Khruangbin evolve with kaleidoscopic new album Con Todo El Mundo
A friend of mine once mistakenly described Khruangbin’s sound as “nothing short of glorified elevator music”. Since then, two things have happened: the three-piece from Texas have released their second album, Con Todo El Mundo, and me and my (ex)friend are no longer speaking.
Khruangbin create so much room with their combination of hip-shaking bass lines and pentatonic-led guitar riffs, forming an endless series of cavernous chambers that lure you further and further into the labyrinth until you can no longer remember the treacherous way out. The emergent Thai-Funk ambiance is the aural manifestation of a kaleidoscope; it separates you, a lost cowboy riding through a barren yet fertile landscape of cloudless rainforests and bamboo-ridden deserts.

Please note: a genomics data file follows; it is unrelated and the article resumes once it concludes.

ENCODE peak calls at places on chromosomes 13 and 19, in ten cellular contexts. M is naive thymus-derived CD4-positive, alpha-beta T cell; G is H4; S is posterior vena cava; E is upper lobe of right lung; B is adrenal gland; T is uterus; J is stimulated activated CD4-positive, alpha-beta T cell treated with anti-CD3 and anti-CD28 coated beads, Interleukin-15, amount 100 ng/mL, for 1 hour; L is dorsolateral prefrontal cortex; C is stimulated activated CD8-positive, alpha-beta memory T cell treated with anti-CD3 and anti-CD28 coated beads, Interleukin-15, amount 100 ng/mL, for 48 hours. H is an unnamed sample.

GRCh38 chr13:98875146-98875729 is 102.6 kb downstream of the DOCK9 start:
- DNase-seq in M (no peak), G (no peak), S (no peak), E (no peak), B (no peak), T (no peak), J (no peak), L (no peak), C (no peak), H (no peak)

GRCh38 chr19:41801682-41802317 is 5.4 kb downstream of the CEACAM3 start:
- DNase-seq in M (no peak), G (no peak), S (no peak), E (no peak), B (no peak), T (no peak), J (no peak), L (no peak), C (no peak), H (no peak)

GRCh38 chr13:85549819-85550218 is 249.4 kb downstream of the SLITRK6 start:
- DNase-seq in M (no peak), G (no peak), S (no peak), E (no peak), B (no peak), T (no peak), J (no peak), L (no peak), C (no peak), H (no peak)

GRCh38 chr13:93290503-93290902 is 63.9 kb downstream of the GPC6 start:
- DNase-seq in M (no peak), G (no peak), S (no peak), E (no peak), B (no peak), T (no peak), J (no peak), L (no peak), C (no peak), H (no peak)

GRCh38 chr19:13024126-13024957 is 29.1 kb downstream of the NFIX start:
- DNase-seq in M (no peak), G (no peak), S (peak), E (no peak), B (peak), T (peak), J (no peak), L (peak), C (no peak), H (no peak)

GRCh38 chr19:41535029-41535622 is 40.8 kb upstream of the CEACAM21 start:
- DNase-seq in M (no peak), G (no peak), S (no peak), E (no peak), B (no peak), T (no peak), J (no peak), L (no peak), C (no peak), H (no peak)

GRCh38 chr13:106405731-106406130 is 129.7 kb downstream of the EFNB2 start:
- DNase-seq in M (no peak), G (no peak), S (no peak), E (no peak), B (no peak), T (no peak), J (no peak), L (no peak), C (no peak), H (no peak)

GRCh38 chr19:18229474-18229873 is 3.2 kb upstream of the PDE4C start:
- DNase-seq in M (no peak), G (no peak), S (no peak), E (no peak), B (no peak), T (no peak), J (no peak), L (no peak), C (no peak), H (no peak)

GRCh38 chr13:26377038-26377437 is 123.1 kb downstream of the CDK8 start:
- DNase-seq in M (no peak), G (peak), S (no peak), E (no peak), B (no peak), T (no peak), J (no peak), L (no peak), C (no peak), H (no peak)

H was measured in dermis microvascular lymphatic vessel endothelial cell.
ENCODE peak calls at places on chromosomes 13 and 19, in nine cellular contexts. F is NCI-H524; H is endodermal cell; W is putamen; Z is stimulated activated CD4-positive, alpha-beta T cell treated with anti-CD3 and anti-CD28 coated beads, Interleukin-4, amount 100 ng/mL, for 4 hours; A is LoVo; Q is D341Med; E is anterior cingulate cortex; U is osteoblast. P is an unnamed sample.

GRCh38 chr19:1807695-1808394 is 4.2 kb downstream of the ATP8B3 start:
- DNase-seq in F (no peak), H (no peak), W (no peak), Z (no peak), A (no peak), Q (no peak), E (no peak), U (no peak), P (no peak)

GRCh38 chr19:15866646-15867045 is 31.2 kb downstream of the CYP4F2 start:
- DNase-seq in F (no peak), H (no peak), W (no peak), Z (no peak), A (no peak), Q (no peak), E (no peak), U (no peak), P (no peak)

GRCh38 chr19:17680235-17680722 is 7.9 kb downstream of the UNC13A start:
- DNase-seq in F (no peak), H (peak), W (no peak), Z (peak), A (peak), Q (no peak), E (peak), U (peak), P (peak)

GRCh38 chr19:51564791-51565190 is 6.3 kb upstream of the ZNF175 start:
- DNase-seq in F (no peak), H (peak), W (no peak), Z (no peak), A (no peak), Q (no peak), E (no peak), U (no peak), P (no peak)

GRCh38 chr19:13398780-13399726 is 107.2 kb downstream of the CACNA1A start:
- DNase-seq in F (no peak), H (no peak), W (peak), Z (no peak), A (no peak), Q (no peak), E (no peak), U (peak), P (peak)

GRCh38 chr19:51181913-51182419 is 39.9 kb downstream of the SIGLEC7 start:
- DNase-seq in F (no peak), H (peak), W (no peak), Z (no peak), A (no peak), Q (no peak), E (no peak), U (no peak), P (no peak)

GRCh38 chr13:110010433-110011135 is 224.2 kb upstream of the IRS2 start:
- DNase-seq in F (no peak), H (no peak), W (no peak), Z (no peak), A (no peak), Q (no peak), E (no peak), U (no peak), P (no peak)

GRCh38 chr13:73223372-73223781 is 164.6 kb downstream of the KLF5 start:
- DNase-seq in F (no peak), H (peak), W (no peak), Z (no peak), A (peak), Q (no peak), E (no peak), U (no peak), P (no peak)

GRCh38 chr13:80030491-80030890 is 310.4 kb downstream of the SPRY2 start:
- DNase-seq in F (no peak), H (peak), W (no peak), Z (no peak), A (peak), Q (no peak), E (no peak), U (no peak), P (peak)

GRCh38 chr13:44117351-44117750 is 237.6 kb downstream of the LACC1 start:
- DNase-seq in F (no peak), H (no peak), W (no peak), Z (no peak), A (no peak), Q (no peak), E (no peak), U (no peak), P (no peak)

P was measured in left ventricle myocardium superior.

But this is no drug-induced mirage. Con Todo El Mundo is a dark evolution of The Universe Smiles Upon You, as Khruangbin experiment with more dissonant sounds, as well as more varied tempos and tonalities. It’s also deeper. The layers that the album cocoon you within are constantly shed and re-shed, enveloping you in a soundscape that is always fresh, always invigorating.
This welcome environment is, first and foremost, down to the remarkable capabilities of Khruangbin’s individual parts. Mark Speer’s extravagant adventures along the neck of his guitar should be hectic, but they’re the most contained pieces of majesty. With her thumping bass, Laura Lee marauds with an elastic ease, hitting the fabled ‘spot’ no matter what destination she chooses. Likewise, Donald Johnson’s subtle drum beats provide the perfect accent to all of the Fuck-Yes going on above. They solicit rather than shout; you don’t notice their presence at first, but they’re the groove which keeps you grooving well into ‘Friday Morning’, the album’s sombre conclusion.
Khruangbin’s un-offensive sound may well be suited to the confines of an elevator, but this particular elevator is made of molten myrrh. And it’s going all the way up.